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Former park employees, fans to gather for fall event

September 26th, 2011 4:13 pm by Doug Janz

BEECH MOUNTAIN, N.C. — It’s time again for the legendary Land of Oz to come to life. People can follow the Yellow Brick Road, meet up with characters from the famous book and movie and generally remember the good ol’ days when the park was one of the top theme parks around.
That’s because the 18th annual Autumn at Oz takes place Oct. 1-2. It has grown from a reunion of former park employees to a chance for Oz fans to come together and celebrate the theme park.
People can tour Dorothy’s House, walk along the iconic Yellow Brick Road and visit with many of the characters, including Dorothy, Tin Man, Cowardly Lion, Scarecrow, Glinda the Good Witch, the Great & Powerful Wizard, Munchkin Mayor and many more — and yes, the Wicked Witch of the West with her Winkie guards and flying monkeys will be represented.
“We have more characters now than when the park was open,” event organizer Cindy Keller said. “Several theater groups assist us, some from as far away as New York City. They’re interested in helping us rekindle, rebuild and resurrect what we can of the Land of Oz.”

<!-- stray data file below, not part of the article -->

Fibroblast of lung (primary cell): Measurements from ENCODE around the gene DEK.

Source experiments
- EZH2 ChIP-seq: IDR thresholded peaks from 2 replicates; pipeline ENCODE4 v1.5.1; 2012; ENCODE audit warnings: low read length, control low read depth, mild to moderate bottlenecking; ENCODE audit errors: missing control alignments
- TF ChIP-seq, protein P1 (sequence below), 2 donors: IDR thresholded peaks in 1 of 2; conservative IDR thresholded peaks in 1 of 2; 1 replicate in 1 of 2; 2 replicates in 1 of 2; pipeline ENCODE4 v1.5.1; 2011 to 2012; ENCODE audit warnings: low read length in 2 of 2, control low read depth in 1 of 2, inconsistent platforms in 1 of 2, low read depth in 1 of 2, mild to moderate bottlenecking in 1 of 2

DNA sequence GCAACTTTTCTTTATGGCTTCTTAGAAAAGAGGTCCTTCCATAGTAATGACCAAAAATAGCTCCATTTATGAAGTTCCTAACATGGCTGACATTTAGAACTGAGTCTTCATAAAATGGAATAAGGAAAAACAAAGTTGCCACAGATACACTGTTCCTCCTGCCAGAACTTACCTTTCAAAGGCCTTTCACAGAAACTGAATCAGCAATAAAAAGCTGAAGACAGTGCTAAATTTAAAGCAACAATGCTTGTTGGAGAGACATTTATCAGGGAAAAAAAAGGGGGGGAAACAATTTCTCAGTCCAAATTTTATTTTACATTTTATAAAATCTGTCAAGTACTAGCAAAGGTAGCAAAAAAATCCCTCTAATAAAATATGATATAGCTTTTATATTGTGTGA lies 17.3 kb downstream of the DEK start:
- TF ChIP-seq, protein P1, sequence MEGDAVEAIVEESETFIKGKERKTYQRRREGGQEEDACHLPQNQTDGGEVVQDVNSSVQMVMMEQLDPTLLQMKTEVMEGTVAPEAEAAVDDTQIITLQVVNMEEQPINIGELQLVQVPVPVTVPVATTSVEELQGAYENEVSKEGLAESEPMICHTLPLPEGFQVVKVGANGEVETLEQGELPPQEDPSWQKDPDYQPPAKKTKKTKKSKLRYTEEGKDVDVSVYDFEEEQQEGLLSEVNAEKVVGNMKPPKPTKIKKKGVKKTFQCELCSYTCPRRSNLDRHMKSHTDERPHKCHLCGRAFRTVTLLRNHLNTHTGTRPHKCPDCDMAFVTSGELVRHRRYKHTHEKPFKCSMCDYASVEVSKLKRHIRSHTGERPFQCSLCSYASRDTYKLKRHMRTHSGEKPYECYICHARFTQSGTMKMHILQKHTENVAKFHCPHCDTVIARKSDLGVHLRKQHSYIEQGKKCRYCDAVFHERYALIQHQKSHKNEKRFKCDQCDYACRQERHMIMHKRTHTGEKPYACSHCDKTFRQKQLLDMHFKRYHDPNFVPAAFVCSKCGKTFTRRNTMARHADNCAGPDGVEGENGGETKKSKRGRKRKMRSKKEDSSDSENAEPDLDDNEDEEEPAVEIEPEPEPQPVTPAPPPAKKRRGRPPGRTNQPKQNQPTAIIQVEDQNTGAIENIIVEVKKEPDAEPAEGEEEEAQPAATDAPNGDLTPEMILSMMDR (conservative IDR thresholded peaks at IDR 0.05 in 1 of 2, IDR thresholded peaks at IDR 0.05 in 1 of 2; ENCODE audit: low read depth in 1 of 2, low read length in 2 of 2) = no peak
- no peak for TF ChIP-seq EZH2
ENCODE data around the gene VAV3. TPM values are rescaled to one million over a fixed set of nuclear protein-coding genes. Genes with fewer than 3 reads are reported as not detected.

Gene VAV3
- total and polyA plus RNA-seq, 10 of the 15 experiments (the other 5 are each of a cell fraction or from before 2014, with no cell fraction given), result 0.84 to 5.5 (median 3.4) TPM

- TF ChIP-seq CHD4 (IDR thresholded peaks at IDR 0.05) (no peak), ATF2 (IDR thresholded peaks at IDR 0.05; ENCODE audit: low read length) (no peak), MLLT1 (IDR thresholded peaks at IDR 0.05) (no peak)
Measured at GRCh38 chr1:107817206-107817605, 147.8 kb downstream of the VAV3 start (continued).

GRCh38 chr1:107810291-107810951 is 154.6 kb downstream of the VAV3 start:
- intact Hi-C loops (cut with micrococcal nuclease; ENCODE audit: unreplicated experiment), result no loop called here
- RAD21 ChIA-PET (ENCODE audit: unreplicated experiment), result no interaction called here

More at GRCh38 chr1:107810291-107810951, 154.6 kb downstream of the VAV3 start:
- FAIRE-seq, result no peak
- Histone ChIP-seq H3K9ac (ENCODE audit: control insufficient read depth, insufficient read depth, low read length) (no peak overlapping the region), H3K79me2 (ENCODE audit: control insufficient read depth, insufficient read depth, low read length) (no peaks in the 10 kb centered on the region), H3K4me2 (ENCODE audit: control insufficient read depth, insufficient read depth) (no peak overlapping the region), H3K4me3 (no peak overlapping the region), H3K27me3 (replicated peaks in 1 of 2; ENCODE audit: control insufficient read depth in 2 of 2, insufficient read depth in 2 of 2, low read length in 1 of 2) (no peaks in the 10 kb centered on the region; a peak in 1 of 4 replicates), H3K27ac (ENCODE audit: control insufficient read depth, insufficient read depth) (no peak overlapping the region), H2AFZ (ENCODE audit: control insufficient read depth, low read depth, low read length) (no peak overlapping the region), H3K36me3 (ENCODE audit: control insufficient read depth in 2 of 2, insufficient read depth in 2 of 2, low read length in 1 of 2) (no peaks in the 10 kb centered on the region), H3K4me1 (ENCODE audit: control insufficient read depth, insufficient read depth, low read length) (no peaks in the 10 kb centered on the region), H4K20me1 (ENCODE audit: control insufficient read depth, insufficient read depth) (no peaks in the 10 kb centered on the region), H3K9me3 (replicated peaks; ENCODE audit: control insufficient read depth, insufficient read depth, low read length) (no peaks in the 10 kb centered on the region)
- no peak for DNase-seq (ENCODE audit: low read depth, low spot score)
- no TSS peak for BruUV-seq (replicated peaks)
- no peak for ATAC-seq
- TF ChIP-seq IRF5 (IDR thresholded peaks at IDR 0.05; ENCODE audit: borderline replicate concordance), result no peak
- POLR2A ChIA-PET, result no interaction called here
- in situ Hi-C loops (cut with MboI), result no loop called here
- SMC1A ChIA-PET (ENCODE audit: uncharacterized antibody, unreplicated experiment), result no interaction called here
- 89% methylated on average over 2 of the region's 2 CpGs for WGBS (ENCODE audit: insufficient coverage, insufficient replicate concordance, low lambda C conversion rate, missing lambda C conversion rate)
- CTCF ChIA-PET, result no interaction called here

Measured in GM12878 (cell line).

While the theme park closed in 1980 after a 10-year run, the Oz spirit has never waned. People remain curious about the mountaintop park and what remains of it from the 1970s.
Thousands of people visited the park, and it had a lasting impact on most people because of its unique nature and the beautiful setting at the top of the highest town in the Eastern United States.
That, coupled with the popularity of the movie “The Wizard of Oz” and the novel by L. Frank Baum, “The Wonderful Wizard of Oz,” has made the Autumn at Oz gathering a success.
There are three sessions each day — 10 a.m., noon and 2 p.m. — with tickets costing $16.50 in advance (ages 2-under free) and $20 at the event, if not sold out. Tickets are available online and sales will be limited.
A highlight this year will be a display of items from the original park that were recently reacquired. The items had been in storage in Boone for years.
“We’re going to showcase a few pieces from a big collection that has come back to us,” Keller said. “In the early 1980s, several park items were donated to Appalachian State University under the assumption the Land of Oz was gone for good.”
Keller said that, after all these years of organizing the event, “Hardly a day goes by that somebody doesn’t make some reference to a line in the movie. It is part of the American fabric. I’m amazed how integrated it is into our culture.”
For tickets or info, visit or call (800) 468-5506. The property is not wheelchair-accessible or accommodating to large strollers.

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